“Despite risingemployment and participation rates, other indicators point to ongoing – albeitdiminishing – slack in the labour market, the central bank said.” (ThomsonReuters, 2017).  The unemployment rate asof November 2017 is 5.9%, which is the lowest since February 2008 withemployment up 80,000 (Statistics Canada, 2017). “In the 12 months to November, employment was up by 390,000 (+2.1%),with all the gains attributable to full-time work (+441,000 or +3.0%) aspart-time employment was down slightly. Over the same period, total hoursworked grew by 1.

0%” (Statistics Canada, 2017). Employment gains were seen in wholesale and retail trade, manufacturing,educational services, and construction with agriculture seeing a decrease(Statistics Canada, 2017).  Fullemployment in Canada is dependent on an unemployment rate of around 5.7% to5.8% (MNI, 2014).  Since the unemploymentrate is below 6%, the top range for the Non-Accelerating- Inflation Rate ofUnemployment (MNI, 2014).      The inflation rate as of October 2017 was 1.

4%, lower thanthe Bank of Canada’s target of 2%, which was due to slight price increase forgasoline (CBC News, 2017).  TD senioreconomist James Marple stated “Wage growth has accelerated notably inrecent months and job growth has been concentrated in full-time positions.Alongside a lower Canadian dollar and more stable energy prices, this shouldset the stage for inflation to move toward two per cent over the nextyear.

” (CBC News, 2017).  Canada iscurrently experiencing an inflationary gap as the output is below thepotential, since labour productivity has decreased.  The business cycle Canada is currently in is an expansionperiod as we see the GDP increasing and the economy is in a growthpattern.  “Mildly expansionary fiscalpolicy has supported growth in 2016 and 2017, hastening the economy’s return tofull employment.” (OECD, 2017).Canada uses fiscal and monetary polices to stabilize theeconomy.  Utilizing fiscal policy todetermine their plan for expenditures “on a variety of items including benefits(for the retired, unemployed and disabled), education, health care, transport,defense and interest on national debt.” (Chand, n.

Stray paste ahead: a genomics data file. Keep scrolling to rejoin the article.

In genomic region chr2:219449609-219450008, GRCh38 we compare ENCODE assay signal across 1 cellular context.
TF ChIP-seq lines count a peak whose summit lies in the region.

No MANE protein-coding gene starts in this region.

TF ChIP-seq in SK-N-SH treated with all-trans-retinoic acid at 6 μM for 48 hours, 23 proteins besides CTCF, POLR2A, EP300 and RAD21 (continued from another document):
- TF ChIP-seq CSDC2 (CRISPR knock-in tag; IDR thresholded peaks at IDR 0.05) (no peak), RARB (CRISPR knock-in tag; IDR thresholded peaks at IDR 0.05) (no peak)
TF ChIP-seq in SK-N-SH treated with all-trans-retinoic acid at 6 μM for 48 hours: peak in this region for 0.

d.).  The government estimates the amount of taxrevenue they will receive for the year and plan accordingly.  The monetary policy is used to make changesin the money supply (Chand, n.d.

). “Changes in the money supply, as with changes in interest rates, areimplemented by Central Banks on behalf of governments.” (Chand, n.d.).

  The Canadian government is addressing the issue of an agingworkforce through immigration, with the understanding that this cannot solvethe whole issue (Government of Canada, 2017). “In 1971, there were 6.6 people of working age for each senior.

By 2012,the worker-to-retiree ratio had dropped to 4.2 to 1, and projections put theratio at 2 to 1 by 2036, at which time five million Canadians are set to retire.”(Government of Canada, 2017).  Immigrants also bring growth to the economyto close gaps in the labour market due to skill shortages and provideinnovation (Government of Canada, 2017). 20% of Canada’s population is made up of immigrants about 50% holdscience, technology, engineering and math degrees equivalent to the Canadianbachelor’s degrees (Government of Canada, 2017).     The International Monetary Fund gave credit to the Trudeaugovernment for tax cuts for the middle class, expanded family benefits, andraised infrastructure spending through government spending and the low interestrates (InsideToronto.